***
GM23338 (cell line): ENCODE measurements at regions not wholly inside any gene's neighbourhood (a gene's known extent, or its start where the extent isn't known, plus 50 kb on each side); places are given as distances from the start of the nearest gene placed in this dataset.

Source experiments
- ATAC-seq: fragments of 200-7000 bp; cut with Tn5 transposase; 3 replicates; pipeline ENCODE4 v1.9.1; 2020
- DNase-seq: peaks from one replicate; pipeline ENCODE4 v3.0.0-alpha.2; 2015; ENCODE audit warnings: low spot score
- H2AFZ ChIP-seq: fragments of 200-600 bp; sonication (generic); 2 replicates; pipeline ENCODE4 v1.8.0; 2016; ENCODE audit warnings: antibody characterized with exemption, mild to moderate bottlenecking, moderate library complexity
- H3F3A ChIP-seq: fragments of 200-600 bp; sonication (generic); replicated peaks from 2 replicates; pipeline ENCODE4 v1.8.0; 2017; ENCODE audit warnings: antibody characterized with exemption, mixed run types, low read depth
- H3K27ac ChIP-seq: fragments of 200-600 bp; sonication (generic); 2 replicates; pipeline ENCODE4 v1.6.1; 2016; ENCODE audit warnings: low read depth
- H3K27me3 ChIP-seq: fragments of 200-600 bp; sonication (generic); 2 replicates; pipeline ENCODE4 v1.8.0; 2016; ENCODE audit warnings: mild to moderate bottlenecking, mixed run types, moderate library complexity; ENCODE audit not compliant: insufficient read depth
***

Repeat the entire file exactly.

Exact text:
GM23338 (cell line): ENCODE measurements at regions not wholly inside any gene's neighbourhood (a gene's known extent, or its start where the extent isn't known, plus 50 kb on each side); places are given as distances from the start of the nearest gene placed in this dataset.

Source experiments
- ATAC-seq: fragments of 200-7000 bp; cut with Tn5 transposase; 3 replicates; pipeline ENCODE4 v1.9.1; 2020
- DNase-seq: peaks from one replicate; pipeline ENCODE4 v3.0.0-alpha.2; 2015; ENCODE audit warnings: low spot score
- H2AFZ ChIP-seq: fragments of 200-600 bp; sonication (generic); 2 replicates; pipeline ENCODE4 v1.8.0; 2016; ENCODE audit warnings: antibody characterized with exemption, mild to moderate bottlenecking, moderate library complexity
- H3F3A ChIP-seq: fragments of 200-600 bp; sonication (generic); replicated peaks from 2 replicates; pipeline ENCODE4 v1.8.0; 2017; ENCODE audit warnings: antibody characterized with exemption, mixed run types, low read depth
- H3K27ac ChIP-seq: fragments of 200-600 bp; sonication (generic); 2 replicates; pipeline ENCODE4 v1.6.1; 2016; ENCODE audit warnings: low read depth
- H3K27me3 ChIP-seq: fragments of 200-600 bp; sonication (generic); 2 replicates; pipeline ENCODE4 v1.8.0; 2016; ENCODE audit warnings: mild to moderate bottlenecking, mixed run types, moderate library complexity; ENCODE audit not compliant: insufficient read depth